News Column

JPMorgan, Goldman Hit Profit Homers

Jan. 17, 2013

From staff and wire reports

Quarterly earnings from financial heavyweights JPMorgan Chase and Goldman Sachs sailed past analyst estimates, the banks said Wednesday.

But JPMorgan's board cut CEO Jamie Dimon's pay in half for 2012, declaring in a statement that the chief executive bore "ultimate responsibility" for management failures leading to a $6.2 billion trading loss in its London office last year.

The episode resulted in the ouster of the bank's chief investment officer and others, including the London trader known as the "London whale," who was responsible for the bad trades.

This week, JPMorgan agreed to a settlement with federal banking regulators requiring it to tighten supervision and risk-management practices whose weaknesses regulators said contributed to incident.

Dimon was paid $11.5 million last year, including $1.5 million in salary and restricted stock units worth $10 million. In 2011, he received the same salary and $21.5 million in restricted stock, which made him the best-paid CEO among the nation's top banks.

The board also required that Dimon wait another 18 months before he can exercise 2 million options granted to him in 2008 that were to vest this month.

"The board views the CIO (Chief Investment Office) losses as a serious mistake by the firm, but believes that one of the marks of a successful company and its leadership is how it addresses its mistakes, learns from them and implements meaningful remedial actions," the board said in a statement.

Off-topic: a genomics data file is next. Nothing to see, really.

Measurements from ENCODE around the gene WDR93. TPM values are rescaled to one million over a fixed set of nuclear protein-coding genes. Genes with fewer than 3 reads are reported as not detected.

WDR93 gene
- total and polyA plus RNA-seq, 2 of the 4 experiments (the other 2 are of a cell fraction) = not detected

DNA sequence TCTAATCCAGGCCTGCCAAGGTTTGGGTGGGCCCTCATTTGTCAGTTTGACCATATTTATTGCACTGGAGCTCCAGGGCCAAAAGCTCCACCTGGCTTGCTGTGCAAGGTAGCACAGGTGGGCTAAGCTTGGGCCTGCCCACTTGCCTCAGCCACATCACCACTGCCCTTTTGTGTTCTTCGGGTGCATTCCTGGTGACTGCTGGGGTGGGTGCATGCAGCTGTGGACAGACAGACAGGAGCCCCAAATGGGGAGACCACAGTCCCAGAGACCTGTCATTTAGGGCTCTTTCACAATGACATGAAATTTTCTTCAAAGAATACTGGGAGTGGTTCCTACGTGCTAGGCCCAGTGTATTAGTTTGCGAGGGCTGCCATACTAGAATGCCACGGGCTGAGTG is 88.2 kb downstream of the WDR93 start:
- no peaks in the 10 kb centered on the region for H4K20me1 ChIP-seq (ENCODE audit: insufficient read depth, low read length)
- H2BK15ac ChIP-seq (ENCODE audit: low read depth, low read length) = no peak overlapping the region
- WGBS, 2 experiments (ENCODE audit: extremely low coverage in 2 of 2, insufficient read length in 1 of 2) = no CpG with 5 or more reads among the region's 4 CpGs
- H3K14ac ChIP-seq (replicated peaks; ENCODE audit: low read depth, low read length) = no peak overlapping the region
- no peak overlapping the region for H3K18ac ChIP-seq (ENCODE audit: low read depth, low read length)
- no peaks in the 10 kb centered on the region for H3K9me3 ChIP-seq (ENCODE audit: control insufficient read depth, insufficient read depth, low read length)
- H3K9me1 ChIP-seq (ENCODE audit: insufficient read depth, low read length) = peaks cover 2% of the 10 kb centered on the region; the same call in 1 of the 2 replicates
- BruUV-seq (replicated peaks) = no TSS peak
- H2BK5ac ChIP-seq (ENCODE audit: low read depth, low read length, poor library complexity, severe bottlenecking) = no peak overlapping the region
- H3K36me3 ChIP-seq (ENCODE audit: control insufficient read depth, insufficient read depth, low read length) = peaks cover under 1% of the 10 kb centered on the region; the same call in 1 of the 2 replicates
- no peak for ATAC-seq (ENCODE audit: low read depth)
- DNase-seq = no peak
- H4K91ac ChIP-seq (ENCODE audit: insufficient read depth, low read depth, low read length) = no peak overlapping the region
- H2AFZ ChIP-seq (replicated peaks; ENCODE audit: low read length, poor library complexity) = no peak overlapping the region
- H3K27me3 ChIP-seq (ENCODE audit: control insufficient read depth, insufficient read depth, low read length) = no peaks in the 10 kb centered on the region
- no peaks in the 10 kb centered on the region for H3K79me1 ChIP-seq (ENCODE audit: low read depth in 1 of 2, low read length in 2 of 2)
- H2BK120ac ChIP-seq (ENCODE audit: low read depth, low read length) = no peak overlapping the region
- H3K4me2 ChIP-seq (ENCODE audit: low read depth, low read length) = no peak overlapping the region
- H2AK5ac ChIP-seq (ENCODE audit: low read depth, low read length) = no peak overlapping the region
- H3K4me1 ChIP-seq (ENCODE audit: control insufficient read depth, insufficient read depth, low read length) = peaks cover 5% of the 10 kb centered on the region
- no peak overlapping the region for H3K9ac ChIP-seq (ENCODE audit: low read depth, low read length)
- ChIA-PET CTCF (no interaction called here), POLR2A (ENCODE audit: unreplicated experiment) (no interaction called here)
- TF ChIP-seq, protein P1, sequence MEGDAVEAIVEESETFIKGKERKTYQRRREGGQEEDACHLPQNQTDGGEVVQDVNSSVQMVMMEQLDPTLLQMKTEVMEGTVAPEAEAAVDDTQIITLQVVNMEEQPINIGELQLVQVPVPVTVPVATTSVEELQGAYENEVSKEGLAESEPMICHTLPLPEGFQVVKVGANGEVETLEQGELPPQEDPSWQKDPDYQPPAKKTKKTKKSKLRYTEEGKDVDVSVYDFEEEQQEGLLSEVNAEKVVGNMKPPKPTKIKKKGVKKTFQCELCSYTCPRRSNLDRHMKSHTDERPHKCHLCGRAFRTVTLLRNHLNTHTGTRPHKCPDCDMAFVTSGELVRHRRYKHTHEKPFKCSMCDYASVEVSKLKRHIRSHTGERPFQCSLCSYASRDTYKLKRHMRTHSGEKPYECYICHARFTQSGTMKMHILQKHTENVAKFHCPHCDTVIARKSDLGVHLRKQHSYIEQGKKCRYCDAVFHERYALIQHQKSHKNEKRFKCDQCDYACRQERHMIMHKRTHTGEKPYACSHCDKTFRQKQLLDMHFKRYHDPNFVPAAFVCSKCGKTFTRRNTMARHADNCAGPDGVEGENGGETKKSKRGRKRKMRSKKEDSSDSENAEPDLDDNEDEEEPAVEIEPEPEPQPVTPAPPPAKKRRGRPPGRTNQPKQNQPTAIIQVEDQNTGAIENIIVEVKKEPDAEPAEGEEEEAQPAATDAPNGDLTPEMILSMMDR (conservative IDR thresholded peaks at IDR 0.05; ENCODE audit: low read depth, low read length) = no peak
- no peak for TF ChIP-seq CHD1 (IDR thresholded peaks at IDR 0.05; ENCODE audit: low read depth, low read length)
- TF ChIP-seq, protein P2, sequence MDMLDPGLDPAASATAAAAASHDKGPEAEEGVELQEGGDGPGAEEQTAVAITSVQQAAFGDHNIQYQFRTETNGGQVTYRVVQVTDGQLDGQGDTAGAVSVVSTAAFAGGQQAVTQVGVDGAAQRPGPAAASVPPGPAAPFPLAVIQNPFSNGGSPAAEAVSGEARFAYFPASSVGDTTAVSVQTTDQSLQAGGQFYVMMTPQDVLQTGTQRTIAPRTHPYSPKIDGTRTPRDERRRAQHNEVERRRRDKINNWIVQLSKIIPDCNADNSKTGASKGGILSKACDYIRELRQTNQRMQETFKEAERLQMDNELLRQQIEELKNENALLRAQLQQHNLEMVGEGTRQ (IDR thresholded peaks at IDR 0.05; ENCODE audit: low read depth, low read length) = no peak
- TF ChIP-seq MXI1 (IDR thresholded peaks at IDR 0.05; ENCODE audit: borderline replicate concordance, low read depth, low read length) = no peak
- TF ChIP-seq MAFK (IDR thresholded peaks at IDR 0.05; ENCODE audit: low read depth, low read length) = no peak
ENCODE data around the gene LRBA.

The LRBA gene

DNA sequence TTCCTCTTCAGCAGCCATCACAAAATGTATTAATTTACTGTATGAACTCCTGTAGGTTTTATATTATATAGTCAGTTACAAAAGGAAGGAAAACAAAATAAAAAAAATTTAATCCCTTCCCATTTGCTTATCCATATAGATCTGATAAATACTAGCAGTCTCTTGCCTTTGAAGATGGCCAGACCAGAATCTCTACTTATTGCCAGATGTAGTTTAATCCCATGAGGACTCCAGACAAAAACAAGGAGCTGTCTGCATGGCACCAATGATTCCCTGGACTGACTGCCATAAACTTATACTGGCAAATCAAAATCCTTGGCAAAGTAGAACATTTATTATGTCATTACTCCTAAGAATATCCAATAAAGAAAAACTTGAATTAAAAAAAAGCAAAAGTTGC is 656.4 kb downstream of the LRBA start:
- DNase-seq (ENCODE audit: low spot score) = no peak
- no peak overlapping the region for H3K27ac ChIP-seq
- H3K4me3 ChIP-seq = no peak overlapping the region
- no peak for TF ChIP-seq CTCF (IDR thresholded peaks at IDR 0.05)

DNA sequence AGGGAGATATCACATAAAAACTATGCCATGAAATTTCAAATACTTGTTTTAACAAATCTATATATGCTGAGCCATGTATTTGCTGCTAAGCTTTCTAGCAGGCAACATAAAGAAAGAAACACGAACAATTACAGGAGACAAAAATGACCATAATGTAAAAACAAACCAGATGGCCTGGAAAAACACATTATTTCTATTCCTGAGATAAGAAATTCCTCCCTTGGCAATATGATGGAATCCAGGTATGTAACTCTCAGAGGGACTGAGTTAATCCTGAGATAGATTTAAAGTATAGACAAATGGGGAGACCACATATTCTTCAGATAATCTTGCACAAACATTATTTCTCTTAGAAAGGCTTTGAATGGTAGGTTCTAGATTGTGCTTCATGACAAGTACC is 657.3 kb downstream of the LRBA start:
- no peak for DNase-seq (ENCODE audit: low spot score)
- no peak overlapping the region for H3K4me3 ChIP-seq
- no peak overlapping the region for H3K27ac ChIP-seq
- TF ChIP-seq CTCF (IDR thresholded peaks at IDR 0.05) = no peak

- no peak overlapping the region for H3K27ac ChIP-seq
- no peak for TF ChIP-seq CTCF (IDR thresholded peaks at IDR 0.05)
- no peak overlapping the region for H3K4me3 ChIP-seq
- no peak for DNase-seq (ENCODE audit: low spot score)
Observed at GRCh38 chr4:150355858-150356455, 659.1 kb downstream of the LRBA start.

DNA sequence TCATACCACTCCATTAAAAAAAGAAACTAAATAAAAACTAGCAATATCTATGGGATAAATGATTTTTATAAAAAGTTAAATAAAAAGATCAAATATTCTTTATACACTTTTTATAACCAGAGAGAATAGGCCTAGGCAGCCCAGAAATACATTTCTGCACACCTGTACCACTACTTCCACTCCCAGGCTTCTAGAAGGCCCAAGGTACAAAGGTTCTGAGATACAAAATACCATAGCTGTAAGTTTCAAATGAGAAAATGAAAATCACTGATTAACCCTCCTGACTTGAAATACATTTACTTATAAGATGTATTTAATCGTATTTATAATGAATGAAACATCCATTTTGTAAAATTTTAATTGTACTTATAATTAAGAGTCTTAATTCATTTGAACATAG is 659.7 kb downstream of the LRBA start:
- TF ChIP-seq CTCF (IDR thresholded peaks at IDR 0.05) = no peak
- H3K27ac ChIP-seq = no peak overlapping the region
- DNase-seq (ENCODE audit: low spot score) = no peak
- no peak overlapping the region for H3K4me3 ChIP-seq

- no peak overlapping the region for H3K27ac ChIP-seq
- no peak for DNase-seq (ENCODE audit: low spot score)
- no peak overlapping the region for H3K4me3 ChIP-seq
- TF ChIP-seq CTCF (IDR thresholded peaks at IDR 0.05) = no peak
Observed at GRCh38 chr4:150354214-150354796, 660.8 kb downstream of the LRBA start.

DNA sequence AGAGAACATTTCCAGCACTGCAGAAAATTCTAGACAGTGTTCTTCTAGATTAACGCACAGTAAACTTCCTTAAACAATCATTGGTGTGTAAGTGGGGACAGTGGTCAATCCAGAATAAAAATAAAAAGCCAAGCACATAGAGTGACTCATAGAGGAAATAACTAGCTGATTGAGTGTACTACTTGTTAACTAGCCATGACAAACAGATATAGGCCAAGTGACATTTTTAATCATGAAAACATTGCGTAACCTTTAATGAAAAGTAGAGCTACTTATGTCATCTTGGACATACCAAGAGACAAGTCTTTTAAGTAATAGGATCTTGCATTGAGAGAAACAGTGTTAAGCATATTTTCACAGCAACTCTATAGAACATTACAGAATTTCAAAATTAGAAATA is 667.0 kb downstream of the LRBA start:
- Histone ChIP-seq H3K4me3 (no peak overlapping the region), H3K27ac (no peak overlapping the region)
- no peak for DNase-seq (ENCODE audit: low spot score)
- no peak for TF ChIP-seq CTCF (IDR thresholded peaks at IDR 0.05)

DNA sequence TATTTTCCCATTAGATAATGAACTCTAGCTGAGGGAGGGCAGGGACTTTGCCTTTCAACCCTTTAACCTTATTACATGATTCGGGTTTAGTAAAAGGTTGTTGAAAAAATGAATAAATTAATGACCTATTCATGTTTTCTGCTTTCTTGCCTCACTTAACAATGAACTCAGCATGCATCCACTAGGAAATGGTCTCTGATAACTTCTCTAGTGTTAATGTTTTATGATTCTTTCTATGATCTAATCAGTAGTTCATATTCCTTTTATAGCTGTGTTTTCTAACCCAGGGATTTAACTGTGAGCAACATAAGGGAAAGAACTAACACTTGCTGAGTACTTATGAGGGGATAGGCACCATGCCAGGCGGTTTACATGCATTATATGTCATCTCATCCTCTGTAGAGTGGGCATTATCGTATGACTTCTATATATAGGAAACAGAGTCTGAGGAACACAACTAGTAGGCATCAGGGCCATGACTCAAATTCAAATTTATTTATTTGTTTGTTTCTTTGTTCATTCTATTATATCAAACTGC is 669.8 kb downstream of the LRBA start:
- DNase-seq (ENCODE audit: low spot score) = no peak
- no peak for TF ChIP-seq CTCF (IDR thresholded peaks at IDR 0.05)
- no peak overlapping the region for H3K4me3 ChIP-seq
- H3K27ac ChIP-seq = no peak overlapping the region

"As chief executive officer, Mr. Dimon bears ultimate responsibility for the failures that led to the losses and has accepted responsibility for such failures."

The board praised Dimon for his handling of the crisis after he learned about it. It criticized the CIO's former leaders, saying they did not keep the board informed of potential problems and had used unapproved models for calculating risk.

JPMorgan, the biggest U.S. bank by assets, earned $5.7 billion, or $1.39 a share, in the fourth quarter, compared with $3.7 billion, or 90 cents a share, a year ago. It was expected to earn $1.19 a share, according to the average forecast of analysts surveyed by FactSet.

Goldman Sachs earned $5.60 a share, compared with $1.84 a share for the fourth quarter of 2011. Goldman was expected to earn $3.71 a share, according to FactSet's survey of analysts.

The investment bank earned $2.8 billion after paying preferred dividends, compared with $978 million a year earlier.

Revenue for the fourth quarter rose to $9.2 billion, 53% higher than a year ago, beating analysts' estimates of $8.0 billion.

The bank's debt-underwriting business profited from a rally in bonds and a surge in demand for debt securities. Goldman's debt-underwriting business earned $2.0 billion in revenue for the year, second-best annual performance and the highest since 2007.

Contributing: The Associated Press

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Source: Copyright USA TODAY 2013